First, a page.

What role could Britain play in deterring a Russian invasion of Ukraine?

James Pierson
James Pierson

Senior Researcher, Tactics Institute For Security & Counter Terrorism

At the time of writing, Conservative MPs are tying themselves in knots as to when, or if, to ditch Boris Johnson. Meanwhile, Vladimir Putin, the autocratic President of Russia, rattles his proverbial sabre at his next-door neighbour. While the exact number is uncertain, Ukraine alleges Russia has amassed 127.000 troops on its border. This includes 1.300 tanks, over 1,600 artillery pieces and 3,700 armoured vehicles.

So, what is Putin playing at? Invasions are rare. Major powers invading large nations with sizeable militaries themselves, even rarer. Ukraine’s military numbers almost 255.000 active personnel, and 900.000 reservists. Since Russian-backed rebels seized control of the east of the country in 2014, Ukraine has benefitted from Western largess, with arms and training supplied by the United States and its allies flooding in. So, when Russia built up forces on its borders once more, many in the West assumed Putin was threatening Ukraine for show.

But Russia’s demands in negotiations with the United States have broadly been seen as unrealistic. Russia says NATO must pledge to never invite Ukraine to join the alliance, and that its activities in member states which border Russia should be limited. The United States and NATO reject this and say they can’t possibly grant Russia a veto over who can join or allow them to dictate what alliance forces do in member states. But if Russia is uninterested in a negotiated settlement, this should surely be a warning sign.

At most, Western observers feared Russia would launch a limited invasion of the Donbass region of south-eastern Ukraine, and then negotiate its status as an independent Russian client state which could act as a buffer between the two nations. Indeed, in a major slip up by President Biden, he seemed to suggest such a “minor incursion” by Russia into Ukraine would be acceptable. While he’s since tried to draw back from these comments, many fear the damage has been done.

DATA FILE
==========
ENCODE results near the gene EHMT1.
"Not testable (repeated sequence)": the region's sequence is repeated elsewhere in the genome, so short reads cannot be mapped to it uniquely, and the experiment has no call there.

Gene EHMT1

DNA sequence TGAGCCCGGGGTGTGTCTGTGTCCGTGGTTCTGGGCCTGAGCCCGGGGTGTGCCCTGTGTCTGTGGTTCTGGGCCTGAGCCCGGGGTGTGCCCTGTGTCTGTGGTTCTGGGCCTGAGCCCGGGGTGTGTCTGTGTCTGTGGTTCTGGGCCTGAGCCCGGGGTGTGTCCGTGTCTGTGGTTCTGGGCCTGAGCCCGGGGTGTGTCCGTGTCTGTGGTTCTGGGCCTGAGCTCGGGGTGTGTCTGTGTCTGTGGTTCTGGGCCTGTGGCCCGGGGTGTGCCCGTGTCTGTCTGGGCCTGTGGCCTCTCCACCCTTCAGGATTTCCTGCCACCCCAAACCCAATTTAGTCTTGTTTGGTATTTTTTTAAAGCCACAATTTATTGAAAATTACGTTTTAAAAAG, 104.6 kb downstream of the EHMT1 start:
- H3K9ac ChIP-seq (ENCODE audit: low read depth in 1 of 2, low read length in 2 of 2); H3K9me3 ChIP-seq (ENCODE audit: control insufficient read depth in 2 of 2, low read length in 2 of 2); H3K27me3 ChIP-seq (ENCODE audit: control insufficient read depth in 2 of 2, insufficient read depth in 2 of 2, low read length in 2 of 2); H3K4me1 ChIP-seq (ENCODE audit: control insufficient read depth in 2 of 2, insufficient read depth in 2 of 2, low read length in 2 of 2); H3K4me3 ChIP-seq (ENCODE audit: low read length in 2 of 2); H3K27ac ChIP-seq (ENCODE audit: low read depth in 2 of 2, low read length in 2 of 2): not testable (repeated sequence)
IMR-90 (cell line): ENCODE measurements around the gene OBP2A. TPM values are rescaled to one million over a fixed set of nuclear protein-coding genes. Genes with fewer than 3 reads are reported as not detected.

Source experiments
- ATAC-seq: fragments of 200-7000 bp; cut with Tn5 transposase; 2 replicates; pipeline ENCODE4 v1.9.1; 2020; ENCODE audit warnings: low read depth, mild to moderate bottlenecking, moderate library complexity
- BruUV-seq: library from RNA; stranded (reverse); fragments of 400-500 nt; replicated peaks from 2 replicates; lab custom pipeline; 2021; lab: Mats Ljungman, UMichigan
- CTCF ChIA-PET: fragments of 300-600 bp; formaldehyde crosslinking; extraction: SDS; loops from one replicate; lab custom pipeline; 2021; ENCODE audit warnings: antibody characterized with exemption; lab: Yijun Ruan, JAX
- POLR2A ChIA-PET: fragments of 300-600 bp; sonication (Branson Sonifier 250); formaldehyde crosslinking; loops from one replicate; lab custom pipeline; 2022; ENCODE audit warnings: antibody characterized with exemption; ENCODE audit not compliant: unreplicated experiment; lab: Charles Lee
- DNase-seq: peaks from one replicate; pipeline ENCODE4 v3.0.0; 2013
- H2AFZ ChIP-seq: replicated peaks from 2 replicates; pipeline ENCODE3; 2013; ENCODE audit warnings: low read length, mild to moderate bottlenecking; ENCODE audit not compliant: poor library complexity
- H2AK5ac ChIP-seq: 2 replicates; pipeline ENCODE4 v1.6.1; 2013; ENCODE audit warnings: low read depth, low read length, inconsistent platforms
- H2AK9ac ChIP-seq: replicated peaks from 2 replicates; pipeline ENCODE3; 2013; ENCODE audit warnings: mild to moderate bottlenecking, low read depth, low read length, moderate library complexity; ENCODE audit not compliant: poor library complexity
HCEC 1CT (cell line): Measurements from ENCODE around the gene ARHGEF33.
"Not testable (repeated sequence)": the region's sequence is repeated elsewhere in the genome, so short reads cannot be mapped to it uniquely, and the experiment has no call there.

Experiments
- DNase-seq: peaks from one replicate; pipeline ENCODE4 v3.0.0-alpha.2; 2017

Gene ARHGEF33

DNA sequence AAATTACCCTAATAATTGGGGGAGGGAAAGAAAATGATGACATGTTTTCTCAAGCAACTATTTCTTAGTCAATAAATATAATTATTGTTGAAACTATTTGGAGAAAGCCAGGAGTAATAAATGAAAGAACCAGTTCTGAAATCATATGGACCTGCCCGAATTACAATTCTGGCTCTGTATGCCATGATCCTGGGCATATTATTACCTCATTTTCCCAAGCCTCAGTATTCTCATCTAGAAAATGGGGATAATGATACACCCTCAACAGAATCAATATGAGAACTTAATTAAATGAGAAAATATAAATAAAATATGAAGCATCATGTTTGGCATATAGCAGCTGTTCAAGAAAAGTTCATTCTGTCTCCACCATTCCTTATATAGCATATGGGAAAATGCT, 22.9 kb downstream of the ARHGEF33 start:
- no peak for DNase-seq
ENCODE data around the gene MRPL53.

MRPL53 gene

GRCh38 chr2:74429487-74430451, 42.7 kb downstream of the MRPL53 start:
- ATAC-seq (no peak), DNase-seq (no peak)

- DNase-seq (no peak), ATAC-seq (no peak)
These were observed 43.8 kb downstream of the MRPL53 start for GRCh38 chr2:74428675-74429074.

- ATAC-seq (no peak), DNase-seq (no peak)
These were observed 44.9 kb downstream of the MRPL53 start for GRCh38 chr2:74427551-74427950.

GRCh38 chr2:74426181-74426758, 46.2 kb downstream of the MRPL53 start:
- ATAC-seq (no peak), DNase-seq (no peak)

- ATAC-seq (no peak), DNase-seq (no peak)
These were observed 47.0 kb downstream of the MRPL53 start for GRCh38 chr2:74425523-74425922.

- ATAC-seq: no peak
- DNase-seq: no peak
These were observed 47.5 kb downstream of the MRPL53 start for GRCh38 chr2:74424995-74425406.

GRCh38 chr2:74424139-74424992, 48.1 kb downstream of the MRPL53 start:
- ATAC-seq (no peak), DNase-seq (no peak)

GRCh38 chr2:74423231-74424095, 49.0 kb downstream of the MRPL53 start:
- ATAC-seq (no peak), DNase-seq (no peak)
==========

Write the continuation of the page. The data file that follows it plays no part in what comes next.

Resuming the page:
But regardless, Ukraine has warned something much worse is in the offing, and that the current build-up is both quantitively, and qualitatively, different to any which has come before. For example, the Ukrainian’s estimate that 54 Russian Battalion Tactical Groups (combined-arms units formed from motorized rifle, tank, naval infantry, or airborne battalions with supporting attachments) are on their border. Furthermore, they say this is an increase of two such battalions from just the week before. It’s fair to ask for how long such an undertaking, with all the logistics needed, can be sustained. Russia’s economy is the 11th largest in the world but saw a 3% drop in GDP between 2019 and 2021. But while that was a smaller decline than many other nations (in the same period, the UK saw a fall of 9.7%), Russia, as a major exporter of oil, gas and other minerals, is highly sensitive to swings in world commodity prices. With Covid running rampant through the population – only half of Russians are vaccinated – the economy is more precarious than ever. To put it crudely, is Putin willing to spend exorbitant sums mobilising his forces, only to order them back to their barracks with nothing to show for it?